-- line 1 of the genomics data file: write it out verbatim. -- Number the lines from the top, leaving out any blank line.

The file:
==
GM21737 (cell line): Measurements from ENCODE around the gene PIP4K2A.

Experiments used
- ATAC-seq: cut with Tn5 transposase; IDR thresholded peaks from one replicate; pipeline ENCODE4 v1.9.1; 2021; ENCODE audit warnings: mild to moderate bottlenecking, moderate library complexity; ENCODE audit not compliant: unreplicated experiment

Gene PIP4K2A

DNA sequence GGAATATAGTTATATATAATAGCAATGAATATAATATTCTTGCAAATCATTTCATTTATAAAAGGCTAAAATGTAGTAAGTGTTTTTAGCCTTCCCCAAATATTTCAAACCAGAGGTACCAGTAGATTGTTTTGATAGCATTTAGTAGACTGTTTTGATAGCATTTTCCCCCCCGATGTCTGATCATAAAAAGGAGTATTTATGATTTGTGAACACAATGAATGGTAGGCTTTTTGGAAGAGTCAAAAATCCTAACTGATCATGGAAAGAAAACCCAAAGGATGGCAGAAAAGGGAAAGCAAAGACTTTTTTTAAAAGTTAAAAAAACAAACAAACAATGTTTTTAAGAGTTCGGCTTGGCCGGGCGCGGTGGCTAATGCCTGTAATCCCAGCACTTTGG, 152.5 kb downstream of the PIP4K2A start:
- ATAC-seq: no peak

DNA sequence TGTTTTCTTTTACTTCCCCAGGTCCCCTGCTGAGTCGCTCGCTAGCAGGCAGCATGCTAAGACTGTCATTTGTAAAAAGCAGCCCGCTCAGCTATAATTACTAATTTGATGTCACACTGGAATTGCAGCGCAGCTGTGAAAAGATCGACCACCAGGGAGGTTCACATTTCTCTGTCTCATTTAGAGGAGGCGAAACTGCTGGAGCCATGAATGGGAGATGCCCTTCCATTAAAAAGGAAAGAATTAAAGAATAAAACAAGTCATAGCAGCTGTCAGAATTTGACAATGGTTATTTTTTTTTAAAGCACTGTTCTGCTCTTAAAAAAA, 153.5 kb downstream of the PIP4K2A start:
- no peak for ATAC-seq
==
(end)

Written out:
GM21737 (cell line): Measurements from ENCODE around the gene PIP4K2A.